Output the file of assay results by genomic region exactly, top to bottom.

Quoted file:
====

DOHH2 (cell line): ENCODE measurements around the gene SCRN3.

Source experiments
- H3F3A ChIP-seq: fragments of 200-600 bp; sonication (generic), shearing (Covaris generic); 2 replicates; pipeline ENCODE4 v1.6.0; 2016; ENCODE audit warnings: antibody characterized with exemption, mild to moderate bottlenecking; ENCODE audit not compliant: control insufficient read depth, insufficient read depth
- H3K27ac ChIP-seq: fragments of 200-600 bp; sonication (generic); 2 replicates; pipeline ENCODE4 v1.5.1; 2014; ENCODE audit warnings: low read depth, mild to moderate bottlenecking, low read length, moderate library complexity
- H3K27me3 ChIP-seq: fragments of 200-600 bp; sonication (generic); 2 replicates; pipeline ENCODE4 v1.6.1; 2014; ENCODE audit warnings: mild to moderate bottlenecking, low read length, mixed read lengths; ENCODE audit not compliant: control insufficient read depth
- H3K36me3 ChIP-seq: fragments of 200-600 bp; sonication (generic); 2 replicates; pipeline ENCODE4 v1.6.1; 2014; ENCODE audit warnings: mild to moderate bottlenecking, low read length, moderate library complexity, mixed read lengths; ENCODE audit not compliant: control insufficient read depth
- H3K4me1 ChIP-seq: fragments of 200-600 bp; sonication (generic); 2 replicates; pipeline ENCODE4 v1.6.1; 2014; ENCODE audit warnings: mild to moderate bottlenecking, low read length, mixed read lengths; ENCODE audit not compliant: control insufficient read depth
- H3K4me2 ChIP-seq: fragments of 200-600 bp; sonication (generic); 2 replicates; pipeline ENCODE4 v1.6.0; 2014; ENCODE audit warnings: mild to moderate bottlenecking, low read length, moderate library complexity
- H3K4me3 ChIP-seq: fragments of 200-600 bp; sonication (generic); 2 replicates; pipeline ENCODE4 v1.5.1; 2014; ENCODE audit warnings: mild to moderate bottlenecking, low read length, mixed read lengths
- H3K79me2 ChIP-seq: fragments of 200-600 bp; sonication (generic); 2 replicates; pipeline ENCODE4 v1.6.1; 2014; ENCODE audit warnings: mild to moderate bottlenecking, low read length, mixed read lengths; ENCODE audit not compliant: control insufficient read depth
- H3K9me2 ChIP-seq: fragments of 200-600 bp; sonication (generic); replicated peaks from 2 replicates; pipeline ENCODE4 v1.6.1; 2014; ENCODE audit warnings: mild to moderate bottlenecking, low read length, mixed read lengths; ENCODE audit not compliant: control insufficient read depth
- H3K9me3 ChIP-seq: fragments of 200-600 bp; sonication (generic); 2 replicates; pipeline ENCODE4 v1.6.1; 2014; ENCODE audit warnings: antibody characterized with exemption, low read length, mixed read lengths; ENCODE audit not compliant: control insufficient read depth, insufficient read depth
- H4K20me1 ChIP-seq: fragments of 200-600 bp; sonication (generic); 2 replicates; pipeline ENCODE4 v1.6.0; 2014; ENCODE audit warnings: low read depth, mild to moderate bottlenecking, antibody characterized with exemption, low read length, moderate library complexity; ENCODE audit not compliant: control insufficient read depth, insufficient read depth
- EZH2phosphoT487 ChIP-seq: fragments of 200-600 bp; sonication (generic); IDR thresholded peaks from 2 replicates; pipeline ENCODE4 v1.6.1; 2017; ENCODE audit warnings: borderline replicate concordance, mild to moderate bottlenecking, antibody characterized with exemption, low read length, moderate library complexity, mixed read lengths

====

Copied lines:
DOHH2 (cell line): ENCODE measurements around the gene SCRN3.

Source experiments
- H3F3A ChIP-seq: fragments of 200-600 bp; sonication (generic), shearing (Covaris generic); 2 replicates; pipeline ENCODE4 v1.6.0; 2016; ENCODE audit warnings: antibody characterized with exemption, mild to moderate bottlenecking; ENCODE audit not compliant: control insufficient read depth, insufficient read depth
- H3K27ac ChIP-seq: fragments of 200-600 bp; sonication (generic); 2 replicates; pipeline ENCODE4 v1.5.1; 2014; ENCODE audit warnings: low read depth, mild to moderate bottlenecking, low read length, moderate library complexity
- H3K27me3 ChIP-seq: fragments of 200-600 bp; sonication (generic); 2 replicates; pipeline ENCODE4 v1.6.1; 2014; ENCODE audit warnings: mild to moderate bottlenecking, low read length, mixed read lengths; ENCODE audit not compliant: control insufficient read depth
- H3K36me3 ChIP-seq: fragments of 200-600 bp; sonication (generic); 2 replicates; pipeline ENCODE4 v1.6.1; 2014; ENCODE audit warnings: mild to moderate bottlenecking, low read length, moderate library complexity, mixed read lengths; ENCODE audit not compliant: control insufficient read depth
- H3K4me1 ChIP-seq: fragments of 200-600 bp; sonication (generic); 2 replicates; pipeline ENCODE4 v1.6.1; 2014; ENCODE audit warnings: mild to moderate bottlenecking, low read length, mixed read lengths; ENCODE audit not compliant: control insufficient read depth
- H3K4me2 ChIP-seq: fragments of 200-600 bp; sonication (generic); 2 replicates; pipeline ENCODE4 v1.6.0; 2014; ENCODE audit warnings: mild to moderate bottlenecking, low read length, moderate library complexity
- H3K4me3 ChIP-seq: fragments of 200-600 bp; sonication (generic); 2 replicates; pipeline ENCODE4 v1.5.1; 2014; ENCODE audit warnings: mild to moderate bottlenecking, low read length, mixed read lengths
- H3K79me2 ChIP-seq: fragments of 200-600 bp; sonication (generic); 2 replicates; pipeline ENCODE4 v1.6.1; 2014; ENCODE audit warnings: mild to moderate bottlenecking, low read length, mixed read lengths; ENCODE audit not compliant: control insufficient read depth
- H3K9me2 ChIP-seq: fragments of 200-600 bp; sonication (generic); replicated peaks from 2 replicates; pipeline ENCODE4 v1.6.1; 2014; ENCODE audit warnings: mild to moderate bottlenecking, low read length, mixed read lengths; ENCODE audit not compliant: control insufficient read depth
- H3K9me3 ChIP-seq: fragments of 200-600 bp; sonication (generic); 2 replicates; pipeline ENCODE4 v1.6.1; 2014; ENCODE audit warnings: antibody characterized with exemption, low read length, mixed read lengths; ENCODE audit not compliant: control insufficient read depth, insufficient read depth
- H4K20me1 ChIP-seq: fragments of 200-600 bp; sonication (generic); 2 replicates; pipeline ENCODE4 v1.6.0; 2014; ENCODE audit warnings: low read depth, mild to moderate bottlenecking, antibody characterized with exemption, low read length, moderate library complexity; ENCODE audit not compliant: control insufficient read depth, insufficient read depth
- EZH2phosphoT487 ChIP-seq: fragments of 200-600 bp; sonication (generic); IDR thresholded peaks from 2 replicates; pipeline ENCODE4 v1.6.1; 2017; ENCODE audit warnings: borderline replicate concordance, mild to moderate bottlenecking, antibody characterized with exemption, low read length, moderate library complexity, mixed read lengths